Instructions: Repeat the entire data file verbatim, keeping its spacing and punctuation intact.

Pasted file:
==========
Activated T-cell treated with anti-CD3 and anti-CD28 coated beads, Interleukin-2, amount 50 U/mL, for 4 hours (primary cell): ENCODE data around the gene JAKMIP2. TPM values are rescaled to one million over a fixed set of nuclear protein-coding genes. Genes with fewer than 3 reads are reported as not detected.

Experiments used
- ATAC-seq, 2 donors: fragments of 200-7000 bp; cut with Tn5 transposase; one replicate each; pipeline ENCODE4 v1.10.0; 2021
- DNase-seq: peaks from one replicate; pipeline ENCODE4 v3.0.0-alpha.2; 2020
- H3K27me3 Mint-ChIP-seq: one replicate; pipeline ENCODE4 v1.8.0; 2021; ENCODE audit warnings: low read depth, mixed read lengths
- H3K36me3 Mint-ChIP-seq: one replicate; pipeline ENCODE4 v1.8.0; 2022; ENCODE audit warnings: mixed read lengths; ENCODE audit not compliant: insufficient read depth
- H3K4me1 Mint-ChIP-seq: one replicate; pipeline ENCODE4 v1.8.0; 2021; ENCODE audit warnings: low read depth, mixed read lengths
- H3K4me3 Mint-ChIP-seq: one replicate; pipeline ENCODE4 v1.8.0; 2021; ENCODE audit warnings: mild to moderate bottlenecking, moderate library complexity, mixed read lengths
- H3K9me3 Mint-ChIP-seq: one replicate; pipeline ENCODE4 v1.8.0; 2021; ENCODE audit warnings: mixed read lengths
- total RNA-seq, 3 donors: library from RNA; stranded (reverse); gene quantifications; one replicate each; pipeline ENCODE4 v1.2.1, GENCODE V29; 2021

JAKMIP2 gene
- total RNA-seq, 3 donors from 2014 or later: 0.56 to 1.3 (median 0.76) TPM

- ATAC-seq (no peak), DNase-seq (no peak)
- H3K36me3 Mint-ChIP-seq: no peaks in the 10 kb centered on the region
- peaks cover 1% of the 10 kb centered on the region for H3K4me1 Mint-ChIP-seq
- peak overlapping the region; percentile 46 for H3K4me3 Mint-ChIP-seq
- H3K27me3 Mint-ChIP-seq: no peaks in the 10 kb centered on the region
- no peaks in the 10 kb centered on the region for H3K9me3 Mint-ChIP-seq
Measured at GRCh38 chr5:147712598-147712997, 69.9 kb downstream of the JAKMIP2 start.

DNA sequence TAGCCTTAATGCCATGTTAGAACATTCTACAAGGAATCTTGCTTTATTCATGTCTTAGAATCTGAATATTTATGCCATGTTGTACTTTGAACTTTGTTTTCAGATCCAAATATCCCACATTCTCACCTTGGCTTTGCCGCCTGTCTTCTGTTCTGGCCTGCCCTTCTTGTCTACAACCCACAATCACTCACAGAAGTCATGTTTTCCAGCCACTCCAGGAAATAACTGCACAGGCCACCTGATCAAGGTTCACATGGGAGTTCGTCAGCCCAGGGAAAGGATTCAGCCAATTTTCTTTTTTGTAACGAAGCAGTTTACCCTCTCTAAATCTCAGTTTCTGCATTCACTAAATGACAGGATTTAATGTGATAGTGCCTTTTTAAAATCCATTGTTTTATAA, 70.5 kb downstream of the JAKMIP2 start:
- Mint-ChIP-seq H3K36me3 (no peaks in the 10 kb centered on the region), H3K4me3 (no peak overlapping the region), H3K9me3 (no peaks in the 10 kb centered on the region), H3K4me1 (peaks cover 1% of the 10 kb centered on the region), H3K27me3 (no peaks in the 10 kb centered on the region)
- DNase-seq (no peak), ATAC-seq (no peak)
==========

Activated T-cell treated with anti-CD3 and anti-CD28 coated beads, Interleukin-2, amount 50 U/mL, for 4 hours (primary cell): ENCODE data around the gene JAKMIP2. TPM values are rescaled to one million over a fixed set of nuclear protein-coding genes. Genes with fewer than 3 reads are reported as not detected.

Experiments used
- ATAC-seq, 2 donors: fragments of 200-7000 bp; cut with Tn5 transposase; one replicate each; pipeline ENCODE4 v1.10.0; 2021
- DNase-seq: peaks from one replicate; pipeline ENCODE4 v3.0.0-alpha.2; 2020
- H3K27me3 Mint-ChIP-seq: one replicate; pipeline ENCODE4 v1.8.0; 2021; ENCODE audit warnings: low read depth, mixed read lengths
- H3K36me3 Mint-ChIP-seq: one replicate; pipeline ENCODE4 v1.8.0; 2022; ENCODE audit warnings: mixed read lengths; ENCODE audit not compliant: insufficient read depth
- H3K4me1 Mint-ChIP-seq: one replicate; pipeline ENCODE4 v1.8.0; 2021; ENCODE audit warnings: low read depth, mixed read lengths
- H3K4me3 Mint-ChIP-seq: one replicate; pipeline ENCODE4 v1.8.0; 2021; ENCODE audit warnings: mild to moderate bottlenecking, moderate library complexity, mixed read lengths
- H3K9me3 Mint-ChIP-seq: one replicate; pipeline ENCODE4 v1.8.0; 2021; ENCODE audit warnings: mixed read lengths
- total RNA-seq, 3 donors: library from RNA; stranded (reverse); gene quantifications; one replicate each; pipeline ENCODE4 v1.2.1, GENCODE V29; 2021

JAKMIP2 gene
- total RNA-seq, 3 donors from 2014 or later: 0.56 to 1.3 (median 0.76) TPM

- ATAC-seq (no peak), DNase-seq (no peak)
- H3K36me3 Mint-ChIP-seq: no peaks in the 10 kb centered on the region
- peaks cover 1% of the 10 kb centered on the region for H3K4me1 Mint-ChIP-seq
- peak overlapping the region; percentile 46 for H3K4me3 Mint-ChIP-seq
- H3K27me3 Mint-ChIP-seq: no peaks in the 10 kb centered on the region
- no peaks in the 10 kb centered on the region for H3K9me3 Mint-ChIP-seq
Measured at GRCh38 chr5:147712598-147712997, 69.9 kb downstream of the JAKMIP2 start.

DNA sequence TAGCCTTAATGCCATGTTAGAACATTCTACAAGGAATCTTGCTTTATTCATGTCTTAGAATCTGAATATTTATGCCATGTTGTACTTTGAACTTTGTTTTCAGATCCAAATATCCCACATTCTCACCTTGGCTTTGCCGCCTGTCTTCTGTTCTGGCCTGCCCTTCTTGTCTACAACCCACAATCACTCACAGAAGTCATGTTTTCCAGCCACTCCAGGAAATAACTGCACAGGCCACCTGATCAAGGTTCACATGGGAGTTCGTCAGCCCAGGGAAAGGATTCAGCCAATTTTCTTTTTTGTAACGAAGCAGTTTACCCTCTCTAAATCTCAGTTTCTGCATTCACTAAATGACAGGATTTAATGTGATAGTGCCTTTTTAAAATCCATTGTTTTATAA, 70.5 kb downstream of the JAKMIP2 start:
- Mint-ChIP-seq H3K36me3 (no peaks in the 10 kb centered on the region), H3K4me3 (no peak overlapping the region), H3K9me3 (no peaks in the 10 kb centered on the region), H3K4me1 (peaks cover 1% of the 10 kb centered on the region), H3K27me3 (no peaks in the 10 kb centered on the region)
- DNase-seq (no peak), ATAC-seq (no peak)